Federal wildlife officials have changed their minds about the Valley elderberry longhorn beetle, determining it is not ready to survive on its own and will remain protected by the Endangered Species Act.
The rare beetle, unique to California’s Central Valley, was declared a federally protected “threatened” species in 1980. In the decades since, it has been the bane of developers and flood-control agencies, which have been required, sometimes at great expense, to protect habitat for the beetle.
The U.S. Fish and Wildlife Service in 2012 proposed removing the beetle from the endangered species list, citing evidence that its population had recovered in many areas. But after a peer review by a panel of scientists, the agency announced Tuesday that evidence of the beetle’s rebound was not reliable and the species should remain protected.
“Their range wasn’t as large as we had thought,” said Robert Moler, a spokesman for the agency. “What we did find is that further study is needed to more accurately determine the (beetle’s) status.”
The decision means property owners and levee managers will get no relief from the expenses associated with protecting the beetle, with three exceptions: Kings, Kern and Tulare counties no longer will be considered part of the beetle’s population range. Developers in these counties will not be required to consult with the Fish and Wildlife Service before undertaking projects that may affect the beetle.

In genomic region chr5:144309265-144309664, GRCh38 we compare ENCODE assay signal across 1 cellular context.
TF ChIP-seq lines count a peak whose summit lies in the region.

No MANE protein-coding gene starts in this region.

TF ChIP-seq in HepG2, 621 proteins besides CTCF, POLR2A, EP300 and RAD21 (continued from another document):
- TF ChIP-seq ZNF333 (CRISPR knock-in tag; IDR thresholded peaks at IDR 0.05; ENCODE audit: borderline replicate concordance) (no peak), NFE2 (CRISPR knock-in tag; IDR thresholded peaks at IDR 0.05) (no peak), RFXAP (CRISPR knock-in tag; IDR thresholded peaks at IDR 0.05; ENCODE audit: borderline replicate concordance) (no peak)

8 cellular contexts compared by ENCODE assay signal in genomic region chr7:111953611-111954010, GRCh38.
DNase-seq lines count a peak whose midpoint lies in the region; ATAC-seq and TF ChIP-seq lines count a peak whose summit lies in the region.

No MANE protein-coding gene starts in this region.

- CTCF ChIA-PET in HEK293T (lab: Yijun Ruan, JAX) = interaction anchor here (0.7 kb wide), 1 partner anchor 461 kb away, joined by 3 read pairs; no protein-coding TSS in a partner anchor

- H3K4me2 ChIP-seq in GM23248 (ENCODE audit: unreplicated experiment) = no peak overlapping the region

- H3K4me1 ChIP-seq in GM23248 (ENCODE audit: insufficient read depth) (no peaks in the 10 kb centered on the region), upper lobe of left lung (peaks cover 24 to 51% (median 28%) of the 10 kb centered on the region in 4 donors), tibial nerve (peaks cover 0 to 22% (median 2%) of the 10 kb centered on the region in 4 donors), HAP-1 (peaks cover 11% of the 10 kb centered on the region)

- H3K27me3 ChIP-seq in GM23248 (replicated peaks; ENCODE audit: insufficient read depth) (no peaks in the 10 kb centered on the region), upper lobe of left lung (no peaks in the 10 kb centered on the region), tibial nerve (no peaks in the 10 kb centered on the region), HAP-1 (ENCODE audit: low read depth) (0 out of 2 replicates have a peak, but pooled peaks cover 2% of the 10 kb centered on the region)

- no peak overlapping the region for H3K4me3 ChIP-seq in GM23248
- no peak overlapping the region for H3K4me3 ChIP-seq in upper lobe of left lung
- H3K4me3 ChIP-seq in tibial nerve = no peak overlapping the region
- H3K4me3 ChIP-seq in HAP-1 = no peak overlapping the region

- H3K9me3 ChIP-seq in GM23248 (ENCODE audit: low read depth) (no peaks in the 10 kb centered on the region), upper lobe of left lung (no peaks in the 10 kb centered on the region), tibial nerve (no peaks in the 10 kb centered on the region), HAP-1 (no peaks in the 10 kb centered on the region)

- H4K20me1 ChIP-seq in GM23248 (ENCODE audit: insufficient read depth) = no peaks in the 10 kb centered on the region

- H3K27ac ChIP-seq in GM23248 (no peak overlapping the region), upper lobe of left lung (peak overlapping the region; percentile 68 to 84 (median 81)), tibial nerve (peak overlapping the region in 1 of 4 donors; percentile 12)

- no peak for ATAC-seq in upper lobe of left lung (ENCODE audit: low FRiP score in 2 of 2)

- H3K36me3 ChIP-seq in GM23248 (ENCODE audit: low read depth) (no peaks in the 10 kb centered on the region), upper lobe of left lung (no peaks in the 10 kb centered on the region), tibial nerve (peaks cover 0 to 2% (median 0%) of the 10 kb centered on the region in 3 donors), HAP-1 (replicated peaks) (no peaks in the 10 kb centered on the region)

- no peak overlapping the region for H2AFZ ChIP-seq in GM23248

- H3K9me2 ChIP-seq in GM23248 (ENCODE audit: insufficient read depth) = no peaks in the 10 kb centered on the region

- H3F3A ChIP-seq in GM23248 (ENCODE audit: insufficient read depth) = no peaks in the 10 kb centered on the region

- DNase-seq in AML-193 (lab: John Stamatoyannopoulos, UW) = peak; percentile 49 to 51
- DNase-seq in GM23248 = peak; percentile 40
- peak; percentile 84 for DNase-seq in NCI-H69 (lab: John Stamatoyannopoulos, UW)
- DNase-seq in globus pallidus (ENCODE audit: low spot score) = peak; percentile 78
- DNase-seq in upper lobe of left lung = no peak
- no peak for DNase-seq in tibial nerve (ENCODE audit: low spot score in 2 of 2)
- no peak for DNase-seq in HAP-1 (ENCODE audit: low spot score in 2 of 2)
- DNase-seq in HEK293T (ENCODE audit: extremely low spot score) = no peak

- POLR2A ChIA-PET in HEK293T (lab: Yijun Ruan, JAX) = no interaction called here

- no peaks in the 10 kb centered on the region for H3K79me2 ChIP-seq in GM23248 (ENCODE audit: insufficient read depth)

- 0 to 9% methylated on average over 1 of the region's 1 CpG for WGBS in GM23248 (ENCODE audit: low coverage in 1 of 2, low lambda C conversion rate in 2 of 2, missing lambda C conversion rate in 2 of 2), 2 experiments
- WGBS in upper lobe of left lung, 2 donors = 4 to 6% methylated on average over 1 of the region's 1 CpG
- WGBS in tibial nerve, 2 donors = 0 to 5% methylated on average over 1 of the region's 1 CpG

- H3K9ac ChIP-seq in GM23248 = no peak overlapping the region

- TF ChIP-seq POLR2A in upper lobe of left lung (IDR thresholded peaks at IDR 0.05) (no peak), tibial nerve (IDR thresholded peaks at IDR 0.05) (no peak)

Elsewhere in the Central Valley, the beetle will remain a threatened species with all legal protections unchanged.
“I’m certain there will be disappointment withing the flood-control community,” said Mike Hardesty, president of the California Central Valley Flood Protection Association. “There was an expectation that there was a reasonable chance this problem could be at least downgraded.”
Protections mainly have involved preserving elderberry bushes, the beetle’s primary habitat. While the bushes are abundant in the Valley, the beetle is not. So land development projects that affect elderberry bushes often require extraordinary measures, including relocating the shrubs or creating new areas of protected habitat, even if the beetles themselves are not present on a project site.
Environmental groups previously urged the Fish and Wildlife Service to continue protecting the species, noting there is little evidence beetles have populated restoration areas.
“This is exactly how the process of peer review is supposed to work,” said Jeff Miller, a conservation advocate at the Center for Biological Diversity.
Moler said the Fish and Wildlife Service determined much of the available population record for the beetle was old and unreliable. For example, the beetles bore holes in elderberry branches, and these holes are often used to verify whether beetles are present in an area. However, further review revealed many of these bore holes may have been created by a different species, the California elderberry longhorn beetle, which is relatively abundant.